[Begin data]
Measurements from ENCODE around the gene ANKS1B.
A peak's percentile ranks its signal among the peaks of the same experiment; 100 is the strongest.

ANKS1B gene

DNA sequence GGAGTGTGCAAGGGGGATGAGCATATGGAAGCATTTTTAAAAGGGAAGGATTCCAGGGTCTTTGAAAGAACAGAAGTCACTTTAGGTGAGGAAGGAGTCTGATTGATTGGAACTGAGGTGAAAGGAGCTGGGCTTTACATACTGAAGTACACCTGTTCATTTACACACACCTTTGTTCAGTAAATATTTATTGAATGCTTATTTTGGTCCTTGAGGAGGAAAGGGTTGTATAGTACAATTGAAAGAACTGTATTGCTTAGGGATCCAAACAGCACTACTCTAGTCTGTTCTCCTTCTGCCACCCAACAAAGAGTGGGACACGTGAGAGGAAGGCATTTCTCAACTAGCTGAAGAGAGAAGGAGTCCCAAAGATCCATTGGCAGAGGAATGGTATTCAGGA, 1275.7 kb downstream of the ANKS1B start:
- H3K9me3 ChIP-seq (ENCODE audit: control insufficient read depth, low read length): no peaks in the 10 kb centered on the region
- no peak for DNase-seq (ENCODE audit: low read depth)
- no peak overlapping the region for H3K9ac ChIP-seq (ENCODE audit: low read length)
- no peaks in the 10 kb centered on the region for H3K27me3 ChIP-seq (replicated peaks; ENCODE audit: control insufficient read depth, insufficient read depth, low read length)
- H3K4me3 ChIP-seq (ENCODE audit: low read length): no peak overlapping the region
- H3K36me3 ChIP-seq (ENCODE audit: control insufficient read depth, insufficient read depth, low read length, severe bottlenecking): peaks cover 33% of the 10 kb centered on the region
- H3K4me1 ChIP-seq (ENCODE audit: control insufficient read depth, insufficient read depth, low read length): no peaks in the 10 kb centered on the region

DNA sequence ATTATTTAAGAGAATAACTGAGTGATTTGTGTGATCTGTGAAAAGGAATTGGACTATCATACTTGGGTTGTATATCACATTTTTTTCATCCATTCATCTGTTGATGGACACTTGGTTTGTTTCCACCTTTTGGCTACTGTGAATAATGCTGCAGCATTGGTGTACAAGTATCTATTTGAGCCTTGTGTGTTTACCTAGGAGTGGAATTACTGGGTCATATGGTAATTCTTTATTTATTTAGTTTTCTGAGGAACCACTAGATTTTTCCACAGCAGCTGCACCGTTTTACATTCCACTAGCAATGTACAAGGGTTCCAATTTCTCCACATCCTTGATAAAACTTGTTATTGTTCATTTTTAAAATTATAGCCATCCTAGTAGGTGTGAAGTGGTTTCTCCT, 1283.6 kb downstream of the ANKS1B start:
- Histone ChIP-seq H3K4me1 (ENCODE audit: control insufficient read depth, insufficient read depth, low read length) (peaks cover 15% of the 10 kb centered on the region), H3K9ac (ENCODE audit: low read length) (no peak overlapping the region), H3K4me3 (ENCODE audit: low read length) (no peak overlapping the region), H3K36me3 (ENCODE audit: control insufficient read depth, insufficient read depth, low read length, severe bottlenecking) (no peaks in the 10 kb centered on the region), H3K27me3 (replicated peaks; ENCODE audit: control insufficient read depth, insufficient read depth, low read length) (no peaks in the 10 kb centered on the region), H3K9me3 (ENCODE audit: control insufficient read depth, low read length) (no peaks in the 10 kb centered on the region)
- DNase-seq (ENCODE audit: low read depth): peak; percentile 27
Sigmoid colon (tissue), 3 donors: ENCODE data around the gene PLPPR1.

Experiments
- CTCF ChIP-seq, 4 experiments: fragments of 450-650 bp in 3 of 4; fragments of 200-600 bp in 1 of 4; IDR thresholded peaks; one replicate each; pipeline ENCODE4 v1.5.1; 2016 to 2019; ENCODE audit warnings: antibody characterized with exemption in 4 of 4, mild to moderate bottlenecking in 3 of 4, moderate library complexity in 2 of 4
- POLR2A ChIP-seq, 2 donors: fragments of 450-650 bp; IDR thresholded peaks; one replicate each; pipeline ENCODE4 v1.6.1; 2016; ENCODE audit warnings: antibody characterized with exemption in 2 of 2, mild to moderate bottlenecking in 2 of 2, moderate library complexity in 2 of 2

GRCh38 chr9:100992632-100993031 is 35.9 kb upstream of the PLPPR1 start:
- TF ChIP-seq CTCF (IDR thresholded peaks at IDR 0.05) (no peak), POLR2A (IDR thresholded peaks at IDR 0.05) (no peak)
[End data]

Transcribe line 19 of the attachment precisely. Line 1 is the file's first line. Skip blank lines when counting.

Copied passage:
GRCh38 chr9:100992632-100993031 is 35.9 kb upstream of the PLPPR1 start: